Buchan has been lucky in his biographer. Like him Janet Adam Smith is the child of a Scots minister. (Her father, who was a distinguished academic, was indicted for heresy by among others Buchan’s father. The indictment failed.) Like him she knows the two Scotlands of post-Jacobite days. There was the democratic, strenuous, puritan tradition, despising English softness and worldliness, which bred tough individualistic men of brains and push who sought their fortune in England, the Empire or America; and there was the other Scotland from which they fled—the mawkish, rhetorical, self-righteous, juicy, unctuous society pilloried in literature from Holy Willie’s Prayer to The House with the Green Shutters. The Scots kept an eye on their bright boys and deflated them if they assimilated too smoothly to English ways; but they were proud that in their poverty-stricken country a man rose by his merits and not by birth. To seek success was part of the national myth. Buchan simply set out to be successful in the classic Scots way.
First move. Educated at a fine Glasgow grammar school, Buchan enters the university there at seventeen. In his first term he goes up to Gilbert Murray at the end of his lecture and asks what Latin translation of Democritus was used by Francis Bacon: He would like to know because he is preparing an edition of Bacon’s Essays. Shrewd. On to Oxford with glowing testimonials from Murray where he keeps himself by his writing as much as by winning prizes and scholarships. The publisher, John Lane, makes him his literary advisor and, already in Who’s Who giving his profession as “undergraduate,” he ends with a First in Greats, many useful upper-class friends and the entrée to great houses and London society. Then off to South Africa after the Boer War to join Milner’s kindergarten of dashing young administrators engaged on the pacification of the country. Having broken into the world of affairs he marries on his return a Grosvenor. Fails to wangle a job under Cromer in Egypt. Friends worried that he won’t declare himself for one or other political party: finally plumps for the Tories. In the First World War becomes director of propaganda. Fails to get a knighthood. Best sellers pour out at the rate of one a year, romances with imperial settings and of secret service doings. Soon he is in Parliament representing the Scottish universities. Becomes an intimate friend of Baldwin and later, in the days of the National Government, of Ramsay MacDonald. Fails to get into the Cabinet or even a ministry. Turns to writing biographies and historical works. Sends sons to Eton. Represents the Sovereign as High Commissioner of the General Assembly of the Church of Scotland. Asked in 1935 to perform in similar style as Governor-General in Canada. Mackenzie King wants him to come as a commoner, but Buchan writes “An immediate peerage might revive Mother.” It revives him. Much liked in Canada, supports appeasement, writes autobiography in which he says: “I never went to school in the conventional sense for a boarding school was beyond the narrow means of my family.” A martyr all his life to an ulcer. Dies of a stroke on eve of his return home in 1940.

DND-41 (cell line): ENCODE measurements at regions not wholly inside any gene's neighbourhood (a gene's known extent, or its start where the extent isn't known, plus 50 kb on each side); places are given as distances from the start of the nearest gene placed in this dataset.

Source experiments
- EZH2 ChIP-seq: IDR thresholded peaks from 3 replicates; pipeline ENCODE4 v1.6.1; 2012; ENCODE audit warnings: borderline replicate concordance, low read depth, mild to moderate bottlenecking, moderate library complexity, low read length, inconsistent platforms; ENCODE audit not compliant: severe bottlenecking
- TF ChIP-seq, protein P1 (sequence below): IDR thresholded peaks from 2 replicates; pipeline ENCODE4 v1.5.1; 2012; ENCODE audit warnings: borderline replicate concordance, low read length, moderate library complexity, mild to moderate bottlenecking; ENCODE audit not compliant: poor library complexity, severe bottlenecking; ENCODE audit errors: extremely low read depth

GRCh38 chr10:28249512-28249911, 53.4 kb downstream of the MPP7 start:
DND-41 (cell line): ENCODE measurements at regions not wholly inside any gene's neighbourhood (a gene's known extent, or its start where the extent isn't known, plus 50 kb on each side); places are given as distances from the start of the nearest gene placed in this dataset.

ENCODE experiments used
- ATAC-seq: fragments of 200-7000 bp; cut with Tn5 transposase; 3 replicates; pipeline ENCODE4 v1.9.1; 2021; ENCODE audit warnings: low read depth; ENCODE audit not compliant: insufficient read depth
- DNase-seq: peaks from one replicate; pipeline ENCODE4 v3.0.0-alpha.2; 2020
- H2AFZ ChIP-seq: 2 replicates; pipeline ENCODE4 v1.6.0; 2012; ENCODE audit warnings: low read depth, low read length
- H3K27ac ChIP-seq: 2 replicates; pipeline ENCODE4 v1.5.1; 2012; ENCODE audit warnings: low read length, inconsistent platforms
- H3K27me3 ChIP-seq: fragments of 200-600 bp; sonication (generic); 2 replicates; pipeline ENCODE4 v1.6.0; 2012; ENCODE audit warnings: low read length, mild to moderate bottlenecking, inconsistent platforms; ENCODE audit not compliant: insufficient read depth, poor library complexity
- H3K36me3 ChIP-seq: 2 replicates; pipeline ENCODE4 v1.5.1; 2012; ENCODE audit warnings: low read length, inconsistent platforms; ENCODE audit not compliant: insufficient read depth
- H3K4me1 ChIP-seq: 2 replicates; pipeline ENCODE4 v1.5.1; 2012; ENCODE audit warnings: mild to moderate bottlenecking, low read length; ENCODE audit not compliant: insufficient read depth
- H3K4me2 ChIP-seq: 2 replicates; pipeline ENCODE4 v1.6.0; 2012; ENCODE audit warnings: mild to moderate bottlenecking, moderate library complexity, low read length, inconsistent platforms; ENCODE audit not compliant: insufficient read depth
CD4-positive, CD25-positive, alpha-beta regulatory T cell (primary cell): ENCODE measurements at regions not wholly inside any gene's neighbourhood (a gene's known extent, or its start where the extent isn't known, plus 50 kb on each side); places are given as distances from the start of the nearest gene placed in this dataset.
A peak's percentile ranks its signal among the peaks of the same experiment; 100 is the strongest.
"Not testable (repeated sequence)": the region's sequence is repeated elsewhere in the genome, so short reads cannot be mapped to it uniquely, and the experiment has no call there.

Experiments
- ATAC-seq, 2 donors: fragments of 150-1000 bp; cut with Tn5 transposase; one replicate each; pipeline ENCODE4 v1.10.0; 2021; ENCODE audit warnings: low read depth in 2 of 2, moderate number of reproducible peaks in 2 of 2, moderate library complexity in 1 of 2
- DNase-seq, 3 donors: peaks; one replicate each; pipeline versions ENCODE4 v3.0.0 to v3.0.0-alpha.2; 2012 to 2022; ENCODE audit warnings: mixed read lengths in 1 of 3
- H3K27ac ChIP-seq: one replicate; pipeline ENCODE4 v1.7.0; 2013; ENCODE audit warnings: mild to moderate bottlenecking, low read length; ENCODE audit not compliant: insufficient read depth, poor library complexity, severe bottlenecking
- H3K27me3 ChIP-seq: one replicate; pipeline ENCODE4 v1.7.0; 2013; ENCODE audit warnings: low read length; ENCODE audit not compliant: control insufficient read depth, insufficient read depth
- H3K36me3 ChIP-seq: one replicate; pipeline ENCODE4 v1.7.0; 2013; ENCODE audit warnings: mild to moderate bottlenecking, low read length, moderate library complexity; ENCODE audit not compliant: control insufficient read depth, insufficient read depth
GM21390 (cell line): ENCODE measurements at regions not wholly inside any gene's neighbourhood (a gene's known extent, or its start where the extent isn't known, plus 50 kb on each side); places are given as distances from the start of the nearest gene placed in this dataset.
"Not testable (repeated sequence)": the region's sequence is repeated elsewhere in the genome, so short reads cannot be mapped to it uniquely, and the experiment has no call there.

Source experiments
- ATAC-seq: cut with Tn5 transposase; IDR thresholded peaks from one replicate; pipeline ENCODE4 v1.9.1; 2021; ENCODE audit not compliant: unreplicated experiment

The remarkable quality of Janet Adam Smith’s biography is to make the reader see that despite this extraordinary effort to assimiliate himself completely to the ethos of the English Establishment Buchan was an engaging and enlightened man. He remained a loyal Scot and never cut himself off from his family, even when his parents pursued him out to South Africa. His mother was a rich figure of comedy, always eager to take him down a peg and unload her miseries upon him. She used to knit through his speeches in the General Assembly and in a deafening aside regretted that she had not had his adenoids out when he was a child. He provided for her and treated her with resigned affection. He may have been on the make in Oxford but how did he compare, working his way through college every hour carefully planned in either making money, furthering his ambitions or in developing his mind, with the idle rowdies who surrounded him? He did not fawn on every aristocrat. He chose as his friends men who may have been well born, but had ability. He might have found it much easier to enter Parliament as a Liberal before 1914 but his choice of the Tory party was a wise act of prescience. Invariably kind to the young and unimportant, helpful to Scottish poets such as Hugh MacDiarmid or Edwin Muir, friendly towards the Clydeside Labour M.P.S. who were only sad that he seemed to have strayed into the wrong camp, his warm-heartedness was as striking as his efficiency. Janet Adam Smith sets against the anti-Semitic characterization in some of his stories the fact that he himself was a Zionist, friend of Weizmann and an honored supporter of Jewish causes. He foresaw that Britain’s main hope lay in the American alliance and he had no use for the customary British gibes about American culture. As a Conservative he was independent; making an unsparing attack on the politics of Safety First at the very time when the phrase was being used by Baldwin as his election slogan. He was canny but not small-minded; as a boy he had poached salmon and his delight in adventure, simple people, and the unconventional never left him. He stood out against attempts to muzzle the B.B.C., associated with the young thrusters in the party, distrusted the Churchill who wanted to smash the unions during the General Strike, and believed in Baldwin as the architect of industrial peace. His term of office in Canada was of unbroken success because he was not anti-American or a patronizing Englishman but of much the same heritage as thousands of Canadians. He had no illusions about his novels. He wrote to make money and while he knew he could turn out a serviceable yarn, he never bothered to read reviews because he did not see himself as contributing to literature. Why did he not go further? Was it really because he was too nice and insufficiently ruthless, too little in fact of a careerist?